By Rob Yingling
For the first time ever, Dulles travelers will be able to fly nonstop to New Delhi (airport code DEL) beginning on July 7. Air India will fly the Boeing 777-200LR on the route, departing Dulles each Wednesday, Friday and Sunday. The 14-hour flight shaves at least two hours of travel time off other options that require a layover enroute. Air India is a Star Alliance partner, making it easy to book flights directly at www.airindia.com or though codeshare partners like United.
The new nonstop service is good economic news for the National Capital Region. Analysis suggests the flights will generate an additional 30,000 tourism and business travelers and inject $30 million into the local economy each year. More than 122,000 visitors traveled from India to the region in 2015, so the nonstop flights will make the journey even easier.
Other Dulles airlines have increased their schedule frequencies for the spring and summer travel
season. The airport maintains a list of flight deals complete with booking links
My Health Matters and the Dulles Regional Chamber of Commerce are co-hosting a 5K & 1 mile Walk Event and health information fair in Herndon on Saturday, May 20, 2017.
Anchoring the day is the 5K/1mile Run/Walk. Health and wellness professionals with a wide circle of expertise will offer short, incisive clinics on optimizing fitness. Vendors catering to a healthy living experience will be on hand to introduce their products and services. Live music at the event will be provided by local schools and artists.
My Health Matters is an organization dedicated to inspire and empower people to create a healthy lifestyle and prevent obesity. With a goal to move, all runners and walkers are encouraged to participate. Bring your entire family, this is a stroller friendly event. The event will be held at 505 Huntmar Park Drive, Herndon. The 5K will begin at 8 AM and the 1 mile walk at 9 AM.
Registration fees for the 5K are $30 through April 20, $35 through May 19, and $40 on race day. Fees for the 1 mile walk are $15 through April 20, $20 through May 19, and $25 on race day. Participants will receive a commemorative My Health Matters T-shirt. All racers will receive
a finisher’s medal.
Awards ($150-100-50) will be given to the top overall male and female finishers in each of the following age groups: 14 & under, 15-19, 20-29, 30-39, 40-49, 50-59, 60-69, 70+.
Everyone is invited to join in at the post race party with refreshments, music, awards and health initiatives booths. For more information on My Health Matters, including volunteer opportunities, please visit: www.mhmva.org. Registration information is available at: https://mhmva.org/walk-run.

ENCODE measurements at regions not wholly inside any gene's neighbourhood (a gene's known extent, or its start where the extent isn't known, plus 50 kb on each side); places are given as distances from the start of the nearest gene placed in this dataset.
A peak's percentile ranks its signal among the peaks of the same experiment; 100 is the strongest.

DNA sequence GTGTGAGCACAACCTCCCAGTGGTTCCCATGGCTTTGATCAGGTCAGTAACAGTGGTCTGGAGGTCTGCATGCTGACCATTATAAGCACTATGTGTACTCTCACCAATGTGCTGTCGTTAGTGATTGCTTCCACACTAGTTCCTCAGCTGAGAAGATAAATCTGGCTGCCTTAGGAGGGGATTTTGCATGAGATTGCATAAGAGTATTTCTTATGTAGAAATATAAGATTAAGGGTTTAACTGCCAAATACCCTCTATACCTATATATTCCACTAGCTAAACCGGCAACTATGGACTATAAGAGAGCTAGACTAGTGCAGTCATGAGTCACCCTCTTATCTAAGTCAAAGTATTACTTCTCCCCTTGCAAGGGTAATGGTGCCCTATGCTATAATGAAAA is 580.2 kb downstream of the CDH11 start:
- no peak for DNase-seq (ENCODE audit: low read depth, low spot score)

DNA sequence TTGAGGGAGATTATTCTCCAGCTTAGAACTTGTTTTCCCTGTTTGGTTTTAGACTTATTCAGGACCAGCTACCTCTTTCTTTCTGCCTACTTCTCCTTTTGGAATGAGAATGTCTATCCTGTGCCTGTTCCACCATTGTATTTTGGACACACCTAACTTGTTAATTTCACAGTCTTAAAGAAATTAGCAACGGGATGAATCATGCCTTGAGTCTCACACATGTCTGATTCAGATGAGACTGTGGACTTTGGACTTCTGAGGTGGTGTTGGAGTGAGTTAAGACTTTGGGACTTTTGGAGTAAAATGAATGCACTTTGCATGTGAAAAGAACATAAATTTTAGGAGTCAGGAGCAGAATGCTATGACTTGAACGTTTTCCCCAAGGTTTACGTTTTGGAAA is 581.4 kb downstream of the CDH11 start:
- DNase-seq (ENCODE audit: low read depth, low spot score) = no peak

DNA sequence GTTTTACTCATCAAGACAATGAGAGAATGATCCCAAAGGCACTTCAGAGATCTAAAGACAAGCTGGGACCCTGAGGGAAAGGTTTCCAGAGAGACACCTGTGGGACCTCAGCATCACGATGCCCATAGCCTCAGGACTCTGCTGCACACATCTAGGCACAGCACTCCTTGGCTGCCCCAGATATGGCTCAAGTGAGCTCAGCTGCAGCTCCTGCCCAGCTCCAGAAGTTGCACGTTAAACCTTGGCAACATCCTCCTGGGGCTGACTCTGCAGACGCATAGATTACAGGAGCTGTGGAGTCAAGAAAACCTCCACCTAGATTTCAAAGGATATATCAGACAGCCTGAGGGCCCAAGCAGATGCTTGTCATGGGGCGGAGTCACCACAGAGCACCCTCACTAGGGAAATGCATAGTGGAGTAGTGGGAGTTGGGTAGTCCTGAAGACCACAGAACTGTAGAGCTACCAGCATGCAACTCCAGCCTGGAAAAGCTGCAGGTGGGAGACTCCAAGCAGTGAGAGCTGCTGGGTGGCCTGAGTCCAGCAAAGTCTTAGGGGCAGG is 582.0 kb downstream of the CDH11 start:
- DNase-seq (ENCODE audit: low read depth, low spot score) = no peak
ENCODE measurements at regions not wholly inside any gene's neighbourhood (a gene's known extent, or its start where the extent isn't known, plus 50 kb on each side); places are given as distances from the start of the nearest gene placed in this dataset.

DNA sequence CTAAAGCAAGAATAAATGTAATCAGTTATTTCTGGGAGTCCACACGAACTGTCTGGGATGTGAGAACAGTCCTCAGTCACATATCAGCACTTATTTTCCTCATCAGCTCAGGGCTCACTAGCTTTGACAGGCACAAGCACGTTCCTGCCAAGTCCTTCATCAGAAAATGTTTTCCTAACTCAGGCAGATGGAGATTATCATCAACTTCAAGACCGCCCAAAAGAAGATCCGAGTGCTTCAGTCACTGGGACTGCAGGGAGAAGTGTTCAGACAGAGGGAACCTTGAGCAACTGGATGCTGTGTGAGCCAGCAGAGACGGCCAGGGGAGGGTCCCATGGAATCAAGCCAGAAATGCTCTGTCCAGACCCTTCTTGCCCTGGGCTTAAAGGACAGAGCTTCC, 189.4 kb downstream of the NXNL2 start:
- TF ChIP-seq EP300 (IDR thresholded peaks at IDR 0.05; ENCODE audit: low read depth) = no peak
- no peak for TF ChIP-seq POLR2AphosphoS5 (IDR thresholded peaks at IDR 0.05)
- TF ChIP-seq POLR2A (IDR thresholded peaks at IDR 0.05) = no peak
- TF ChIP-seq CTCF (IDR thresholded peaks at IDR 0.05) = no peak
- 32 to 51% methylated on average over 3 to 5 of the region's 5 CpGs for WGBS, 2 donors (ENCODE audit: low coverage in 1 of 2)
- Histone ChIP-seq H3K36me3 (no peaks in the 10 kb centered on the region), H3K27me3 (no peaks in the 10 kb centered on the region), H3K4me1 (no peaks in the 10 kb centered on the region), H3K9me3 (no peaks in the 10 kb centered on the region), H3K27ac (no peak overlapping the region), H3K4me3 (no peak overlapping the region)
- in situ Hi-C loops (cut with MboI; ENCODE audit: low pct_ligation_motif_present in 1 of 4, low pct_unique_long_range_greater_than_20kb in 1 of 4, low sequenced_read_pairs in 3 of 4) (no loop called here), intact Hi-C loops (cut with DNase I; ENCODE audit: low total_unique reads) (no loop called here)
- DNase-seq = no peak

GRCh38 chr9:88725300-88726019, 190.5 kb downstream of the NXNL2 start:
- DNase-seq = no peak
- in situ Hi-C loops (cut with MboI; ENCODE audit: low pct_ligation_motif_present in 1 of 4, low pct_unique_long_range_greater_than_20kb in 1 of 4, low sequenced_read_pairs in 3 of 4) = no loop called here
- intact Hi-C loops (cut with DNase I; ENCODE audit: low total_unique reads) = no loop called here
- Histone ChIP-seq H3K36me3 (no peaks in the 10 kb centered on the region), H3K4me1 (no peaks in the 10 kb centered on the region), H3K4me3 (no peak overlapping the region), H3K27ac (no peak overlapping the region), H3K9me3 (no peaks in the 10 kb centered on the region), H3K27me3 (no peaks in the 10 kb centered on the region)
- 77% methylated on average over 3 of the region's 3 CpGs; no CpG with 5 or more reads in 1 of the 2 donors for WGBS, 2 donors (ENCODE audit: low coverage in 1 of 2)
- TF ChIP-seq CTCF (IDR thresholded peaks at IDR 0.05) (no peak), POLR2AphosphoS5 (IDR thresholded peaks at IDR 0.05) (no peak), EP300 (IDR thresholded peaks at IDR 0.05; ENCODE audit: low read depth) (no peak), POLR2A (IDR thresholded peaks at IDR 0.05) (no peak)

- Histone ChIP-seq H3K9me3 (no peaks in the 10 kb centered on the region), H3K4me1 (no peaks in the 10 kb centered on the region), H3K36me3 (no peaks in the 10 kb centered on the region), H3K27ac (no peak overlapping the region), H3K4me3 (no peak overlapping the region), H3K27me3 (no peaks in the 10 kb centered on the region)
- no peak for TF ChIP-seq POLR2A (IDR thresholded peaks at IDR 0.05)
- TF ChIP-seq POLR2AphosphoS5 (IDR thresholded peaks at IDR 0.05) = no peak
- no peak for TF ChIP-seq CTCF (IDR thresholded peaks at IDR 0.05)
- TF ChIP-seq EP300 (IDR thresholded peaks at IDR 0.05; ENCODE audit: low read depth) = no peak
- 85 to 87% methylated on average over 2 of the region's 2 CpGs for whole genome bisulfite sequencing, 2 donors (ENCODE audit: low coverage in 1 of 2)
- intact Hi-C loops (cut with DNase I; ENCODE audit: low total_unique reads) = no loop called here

Enjoy a Blue Ridge Mountain Getaway to Chateau Morrisette in Beautiful Floyd, Virginia
By Keith Toler
Chateau Morrisette is located along the Crest of Virginia’s Blue Ridge Mountains at milepost 171.5 of the scenic Blue Ridge Parkway. Just an hour off I-81 (exit 114), Chateau Morrisette Winery is open daily for cellar tours, wine tastings and shopping. Wine educators will entertain and educate you about the diverse selection of Chateau Morrisette wines, from dry varietals to sweet blends, along with four very popular fruit wines. Tastings last about 20 minutes and cost $10 per adult. Cellar tours are offered at specific times throughout the day.
Guests visiting Wednesday through Sunday can enjoy locally sourced, contemporary Appalachian cuisine at the Chateau Morrisette Restaurant, located adjacent to the winery. Ranked by Open Table as having one of the top 100 restaurant views in America, the Chateau Restaurant offers casual fine dining in a rustically elegant setting. Terrace dining is available when weather permits, and during the cooler months, there are three wood-burning fireplaces for an even more romantic dining experience. Executive Chef Mitchell Sheppard changes the menu seasonally to take advantage of the fresh produce grown on the estate and by a local network of farmers. The current menu consists of grass fed beef, Virginia and North Carolina seafood, poultry, pork and dairy from nearby farms; each course comes with a suggested wine pairing.
Looking for special events and exciting adventures? Chateau Morrisette is well known for its wine dinners, summer music festivals, outdoor recreation events, and more. From June through October, there are free concerts every Sunday on the winery courtyard, with a featured jazz band every first Sunday. Over Memorial Day Weekend, a limited number of guests will enjoy dinner with the winemaker, along with a special menu designed by Chef to showcase the very best Chateau
Morrisette wines. In July, the Black Dog Summer Music Festival features Americana Music. Beth McKee delivers fiery-sweet, deep southern grooves, and Austin soul ensemble Mingo Fishtrap heats up the dance field with horn-driven rhythm. Beach Music comes to the mountains in August for the Black Dog Beach Music Festival. Steve Owens and Summertime open the festival, with the Dancing Chicken Band at mid-day, and an afternoon performance from Carolina Beach Music legends the Entertainers. In September, guests have an opportunity to work in the vineyard and make some wine for a half day, spend some time with plein aire painters, or have an early Oktoberfest with the Wine, Beer and Brats festival. There is always a good time to be had at Chateau Morrisette.